The song "Happy Birthday", with its ill-fitting lyrics and numbingly simple tune, is actually owned by a subsidiary of the media conglomeration known as AOL Time Warner. How a song as common as this ended up in the hands of a multi-national media group is nearly as interesting as the origins of the song itself.
The tune of the song is believed to have been written by a woman from Kentucky named Mildred J. Hill sometime around 1893. Her sister, Patty Smith Hill, had already composed a simple greeting song called "Good Morning to You" for her students. Mildred and Patty Hill were both influential in the world of early childhood education, and their greeting song was eventually published in a collection of kindergarten songs. At that time, however, there was no lyrics which actually contained the words "Happy Birthday".
By the mid-1920s, several songbooks contained "Happy Birthday" as a second verse of the Hill sister's "Good Morning to You". Several motion pictures used the song without crediting the songwriters, which prompted a third sister named Jessica Hill to demand legal compensation. Jessica Hill also established her sisters as the legal copyright owners of the work.
This is where ownership rights of "Happy Birthday" become a movable feast. Jessica Hill worked with the Clayton F. Summy musical publishing company to first publish the song as a copyrighted work in 1935, crediting the lyrics to Preston Ware Orem, an employee of Summy. Originally, the copyright owned by the Hill sisters would have lasted for two consecutive 28 year terms. However, modern changes to copyright law have added several more decades of protection, making the work privately-owned until at least the year 2030.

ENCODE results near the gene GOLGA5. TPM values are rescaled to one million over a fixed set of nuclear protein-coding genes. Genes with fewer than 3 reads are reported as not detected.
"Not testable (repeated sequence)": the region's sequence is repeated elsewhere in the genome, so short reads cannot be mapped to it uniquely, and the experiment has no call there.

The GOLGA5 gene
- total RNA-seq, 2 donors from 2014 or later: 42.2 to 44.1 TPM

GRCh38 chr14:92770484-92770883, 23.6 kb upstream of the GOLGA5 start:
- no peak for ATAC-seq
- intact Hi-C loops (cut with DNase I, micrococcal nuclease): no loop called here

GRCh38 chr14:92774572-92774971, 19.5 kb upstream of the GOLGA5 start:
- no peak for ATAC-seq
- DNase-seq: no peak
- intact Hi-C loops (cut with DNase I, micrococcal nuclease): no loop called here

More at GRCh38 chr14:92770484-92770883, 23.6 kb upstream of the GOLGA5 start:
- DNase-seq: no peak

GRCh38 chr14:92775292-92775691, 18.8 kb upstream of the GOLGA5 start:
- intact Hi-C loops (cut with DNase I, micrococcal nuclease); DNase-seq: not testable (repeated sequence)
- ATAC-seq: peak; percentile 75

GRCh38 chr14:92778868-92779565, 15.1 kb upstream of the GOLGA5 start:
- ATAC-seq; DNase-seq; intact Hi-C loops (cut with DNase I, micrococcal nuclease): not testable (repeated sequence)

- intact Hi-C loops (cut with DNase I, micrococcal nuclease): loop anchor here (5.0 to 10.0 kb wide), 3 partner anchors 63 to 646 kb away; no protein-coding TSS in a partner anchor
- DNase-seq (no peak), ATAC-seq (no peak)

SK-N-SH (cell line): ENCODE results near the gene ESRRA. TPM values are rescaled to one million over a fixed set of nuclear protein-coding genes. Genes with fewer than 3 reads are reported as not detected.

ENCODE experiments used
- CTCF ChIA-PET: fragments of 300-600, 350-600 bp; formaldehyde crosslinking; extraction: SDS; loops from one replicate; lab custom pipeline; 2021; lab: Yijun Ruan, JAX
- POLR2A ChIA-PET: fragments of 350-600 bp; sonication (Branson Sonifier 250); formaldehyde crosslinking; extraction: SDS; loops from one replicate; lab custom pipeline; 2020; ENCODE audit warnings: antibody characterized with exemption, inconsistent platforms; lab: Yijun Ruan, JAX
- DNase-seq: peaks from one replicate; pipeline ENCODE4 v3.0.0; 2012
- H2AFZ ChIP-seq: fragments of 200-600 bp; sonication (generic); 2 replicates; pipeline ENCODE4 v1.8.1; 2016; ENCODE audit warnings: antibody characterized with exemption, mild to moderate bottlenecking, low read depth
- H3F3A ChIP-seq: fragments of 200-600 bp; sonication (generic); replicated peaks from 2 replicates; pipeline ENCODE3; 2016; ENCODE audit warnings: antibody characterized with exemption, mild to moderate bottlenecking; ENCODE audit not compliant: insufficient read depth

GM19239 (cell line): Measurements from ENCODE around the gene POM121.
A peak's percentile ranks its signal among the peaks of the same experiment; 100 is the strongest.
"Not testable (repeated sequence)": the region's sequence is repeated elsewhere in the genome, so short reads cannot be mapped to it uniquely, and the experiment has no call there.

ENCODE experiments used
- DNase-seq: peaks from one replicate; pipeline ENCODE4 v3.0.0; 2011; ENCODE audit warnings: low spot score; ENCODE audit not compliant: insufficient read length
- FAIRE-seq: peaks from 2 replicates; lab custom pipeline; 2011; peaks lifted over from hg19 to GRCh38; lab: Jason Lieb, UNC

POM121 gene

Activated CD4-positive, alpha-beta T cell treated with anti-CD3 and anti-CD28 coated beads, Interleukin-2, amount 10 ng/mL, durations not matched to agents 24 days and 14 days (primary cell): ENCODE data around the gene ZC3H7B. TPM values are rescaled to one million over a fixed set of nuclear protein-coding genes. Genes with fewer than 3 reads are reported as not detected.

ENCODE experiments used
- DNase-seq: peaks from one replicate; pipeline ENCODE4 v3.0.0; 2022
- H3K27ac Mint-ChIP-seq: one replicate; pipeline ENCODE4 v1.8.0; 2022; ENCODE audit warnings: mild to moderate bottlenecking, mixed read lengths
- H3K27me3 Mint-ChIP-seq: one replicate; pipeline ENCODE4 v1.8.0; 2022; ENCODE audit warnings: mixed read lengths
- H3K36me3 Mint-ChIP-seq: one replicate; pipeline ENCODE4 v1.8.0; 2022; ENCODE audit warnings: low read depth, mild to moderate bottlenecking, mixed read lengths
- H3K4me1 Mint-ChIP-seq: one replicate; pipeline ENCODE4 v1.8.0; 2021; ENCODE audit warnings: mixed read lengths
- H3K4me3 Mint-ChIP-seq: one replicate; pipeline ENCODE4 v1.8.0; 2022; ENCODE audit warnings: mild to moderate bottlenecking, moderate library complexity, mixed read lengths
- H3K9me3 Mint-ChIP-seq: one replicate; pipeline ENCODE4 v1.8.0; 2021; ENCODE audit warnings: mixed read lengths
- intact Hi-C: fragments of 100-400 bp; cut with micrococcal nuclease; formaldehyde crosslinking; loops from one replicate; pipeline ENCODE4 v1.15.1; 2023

The chain of ownership for "Happy Birthday" begins with Jessica Hill and the Clayton F. Summy Company. A New York-based businessman acquired the company and renamed it Birch Tree Ltd. A subsidiary of Warner Communications, Warner Chappell, eventually bought Birch Tree Ltd. in the late 1990s, renaming it Summy-Birchard Music. Time-Warner merged with Internet giant AOL to form Time Warner AOL.
Although any commercial production which uses this song must pay royalties or obtain a license from ASCAP or the Harry Fox agency, individuals can still sing it in the privacy of their own homes. Technically, bars and restaurants without ASCAP licenses cannot allow employees to perform "Happy Birthday" for customers, which is why many of these places create their own birthday songs as substitutes.